Spitz immediately went into Olympic history among the greatest sportsmen of all time. No one had ever won as many events in one Games. Only one previous Olympic competitor, a turn of the century athlete called Ray Ewry, had bettered his full total of nine golds, and no one in the history of standardised swimming pools achieved as many world records - 26. The previous highest total of Olympic swimming golds was the four achieved by another American, Don Schollander, in Tokyo in 1964.
Schollander and Spitz were intense rivals. Up until Munich Schollander, who was four years older, was able to keep the challenge of the unpredictable and temperamental Spitz at bay. That unpredictability was never more obvious than in the 1970 United States outdoor championships in which, in a heat, Spitz became the first man to break 52sec for the 100m freestyle but took only second place in the final. He then broke his own 200m butterfly world record, also in a heat, but came fourth in the final.
His coach, Sherman Chavoor, said Spitz's nervousness in competition, which was at such odds with his confident predictions, could have been put down to a belief that he was the subject of anti-Semitism within the American teams. But in the late summer of 1972, and with something of a strange irony, Spitz overcame any such feelings of personal pressure, even though the Games were disfigured by the killing by Arab terrorists of 11 members of the Israeli team.
Twenty-two years old at the time, dark-haired and with a black moustache, this dental student was the glamour boy of the Olympic pool. His seven golds came in only eight days and consisted of four individual and three relays. Every event was won in a world record time. Only his team-mate Jerry Heidenreich got anywhere near him, losing by four tenths of a second in the 100m free-style. Even so, the distance separating them was over an arm's length.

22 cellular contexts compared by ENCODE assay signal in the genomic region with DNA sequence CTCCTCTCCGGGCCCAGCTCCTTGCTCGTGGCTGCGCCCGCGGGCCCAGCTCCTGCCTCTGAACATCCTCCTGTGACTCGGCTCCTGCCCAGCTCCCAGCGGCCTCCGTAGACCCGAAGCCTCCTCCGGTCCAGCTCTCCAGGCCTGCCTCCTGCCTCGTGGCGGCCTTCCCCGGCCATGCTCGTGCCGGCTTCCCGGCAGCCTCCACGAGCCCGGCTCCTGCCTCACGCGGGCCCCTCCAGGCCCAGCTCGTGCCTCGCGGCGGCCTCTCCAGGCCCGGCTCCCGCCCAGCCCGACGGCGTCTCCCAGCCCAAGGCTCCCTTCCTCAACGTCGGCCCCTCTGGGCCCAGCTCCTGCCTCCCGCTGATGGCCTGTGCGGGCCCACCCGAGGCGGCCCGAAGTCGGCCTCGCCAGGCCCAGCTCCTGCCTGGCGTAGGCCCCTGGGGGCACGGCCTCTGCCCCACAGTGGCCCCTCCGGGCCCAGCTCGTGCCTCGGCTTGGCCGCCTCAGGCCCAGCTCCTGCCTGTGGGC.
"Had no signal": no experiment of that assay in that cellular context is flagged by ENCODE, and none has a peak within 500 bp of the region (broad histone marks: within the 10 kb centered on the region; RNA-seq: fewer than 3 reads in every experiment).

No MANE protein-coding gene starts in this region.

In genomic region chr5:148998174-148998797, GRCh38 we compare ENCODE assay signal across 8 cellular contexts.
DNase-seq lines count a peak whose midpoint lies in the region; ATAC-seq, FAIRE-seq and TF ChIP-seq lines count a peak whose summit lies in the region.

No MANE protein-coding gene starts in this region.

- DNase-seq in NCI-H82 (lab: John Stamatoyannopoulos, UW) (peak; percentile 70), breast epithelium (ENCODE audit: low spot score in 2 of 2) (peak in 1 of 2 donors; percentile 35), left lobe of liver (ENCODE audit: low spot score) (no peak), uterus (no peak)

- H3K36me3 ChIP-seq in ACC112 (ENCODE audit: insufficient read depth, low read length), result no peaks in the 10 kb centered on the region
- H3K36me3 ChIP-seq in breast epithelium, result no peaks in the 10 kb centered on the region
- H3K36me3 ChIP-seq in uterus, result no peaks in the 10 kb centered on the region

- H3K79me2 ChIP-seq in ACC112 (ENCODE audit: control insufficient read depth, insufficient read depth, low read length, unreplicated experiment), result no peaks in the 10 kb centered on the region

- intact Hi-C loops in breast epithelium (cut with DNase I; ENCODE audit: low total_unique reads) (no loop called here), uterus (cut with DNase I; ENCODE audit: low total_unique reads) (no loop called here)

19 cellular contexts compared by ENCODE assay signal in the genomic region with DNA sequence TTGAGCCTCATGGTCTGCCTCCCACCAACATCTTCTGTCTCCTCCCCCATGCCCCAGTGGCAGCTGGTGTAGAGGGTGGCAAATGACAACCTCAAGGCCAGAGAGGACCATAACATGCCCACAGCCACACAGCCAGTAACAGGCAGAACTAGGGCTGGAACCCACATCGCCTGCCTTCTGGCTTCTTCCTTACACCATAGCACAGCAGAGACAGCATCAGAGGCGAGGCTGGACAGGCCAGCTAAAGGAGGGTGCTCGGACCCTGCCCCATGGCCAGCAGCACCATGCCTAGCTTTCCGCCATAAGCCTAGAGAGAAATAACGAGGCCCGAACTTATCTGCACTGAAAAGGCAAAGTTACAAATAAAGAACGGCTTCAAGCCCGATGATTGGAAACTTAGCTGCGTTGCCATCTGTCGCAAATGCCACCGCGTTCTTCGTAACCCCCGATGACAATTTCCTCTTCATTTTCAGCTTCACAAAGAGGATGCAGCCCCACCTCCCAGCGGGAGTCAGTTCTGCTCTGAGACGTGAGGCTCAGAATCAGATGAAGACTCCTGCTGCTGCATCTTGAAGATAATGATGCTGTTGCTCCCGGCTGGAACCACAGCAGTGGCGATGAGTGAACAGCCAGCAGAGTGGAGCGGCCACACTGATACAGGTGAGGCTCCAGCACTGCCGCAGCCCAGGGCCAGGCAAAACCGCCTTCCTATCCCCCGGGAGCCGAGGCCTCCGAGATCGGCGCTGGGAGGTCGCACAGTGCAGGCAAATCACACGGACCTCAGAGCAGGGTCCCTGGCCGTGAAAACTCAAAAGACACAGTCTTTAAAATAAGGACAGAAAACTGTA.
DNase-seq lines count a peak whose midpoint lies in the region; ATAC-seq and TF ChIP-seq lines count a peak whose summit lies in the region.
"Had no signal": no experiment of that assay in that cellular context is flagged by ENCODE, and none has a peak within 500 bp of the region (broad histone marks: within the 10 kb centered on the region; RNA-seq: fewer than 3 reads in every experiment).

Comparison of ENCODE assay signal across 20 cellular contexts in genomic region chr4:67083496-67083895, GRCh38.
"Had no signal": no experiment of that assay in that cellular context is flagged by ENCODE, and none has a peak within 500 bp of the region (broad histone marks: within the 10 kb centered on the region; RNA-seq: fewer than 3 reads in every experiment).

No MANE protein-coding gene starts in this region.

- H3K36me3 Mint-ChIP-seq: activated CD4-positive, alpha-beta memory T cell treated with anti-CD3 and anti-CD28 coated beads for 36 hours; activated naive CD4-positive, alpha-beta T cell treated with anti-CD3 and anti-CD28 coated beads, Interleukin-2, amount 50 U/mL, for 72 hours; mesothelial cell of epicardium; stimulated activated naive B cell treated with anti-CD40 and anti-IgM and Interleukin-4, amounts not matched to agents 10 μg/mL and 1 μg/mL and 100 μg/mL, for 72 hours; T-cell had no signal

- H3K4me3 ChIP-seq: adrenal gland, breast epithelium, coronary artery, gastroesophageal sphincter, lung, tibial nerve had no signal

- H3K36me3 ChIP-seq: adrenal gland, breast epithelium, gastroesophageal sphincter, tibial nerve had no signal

His first gold came in the 200m butterfly and sent a message that he was in the form of his life. He beat his fellow American Gary Hall following an incredible start, which I described at the time as being an "interception of the starter's thoughts".The butterfly was his speciality. He had set world records in the heats and finals of the American trials, so when he made that astonishing opening to the first day of swimming in Munich he was intent not only on winning but taking the world record to below two minutes. That was the only ambition he failed to achieve, though only by the length of his hand.
His winning margin over a Canadian, Bruce Robertson, in the 100m butterfly final was 1.3sec (or about a body length). There had been much interest in seeing the great East German backstroke champion, Roland Matthes, experiment with a different stroke, but he slipped on his blocks, lost almost a metre and never got near Spitz who a mere 40 minutes later assisted the Americans to win the 4 x 200m freestyle relay.
By then he was at the centre of controversy, having waved a pair of brand- named trainers over his head as he collected one of his medals. He was called before the International Olympic Committee who gave him nothing more than a gentle warning.
His almost casual freestyle wins at 100m and 200m were forgone conclusions, although in the longer race his compatriot Steve Genter led going into the final length. Spitz powerfully thrust past, also leaving the Russian Vladimir Bure trailing. It was a measure of Spitz's superiority that Bure still broke the European record.
In the 4 x 100m medley he had to pull back on the substantial lead Matthes had given to the East Germans. His butterfly leg began with no advantage and finished with a two- metre lead. His only reaction as he stood on the rostrum with his seventh gold medal was a yawn.
One of his team-mates said: "You can't really like the guy, he doesn't let you. He's lost contact with real people - a product of a system with no room for personality." An American journalist asked Spitz: "How do you stay so cool?" His typically laconic reply was: "Because I spend so much time in the water, I guess."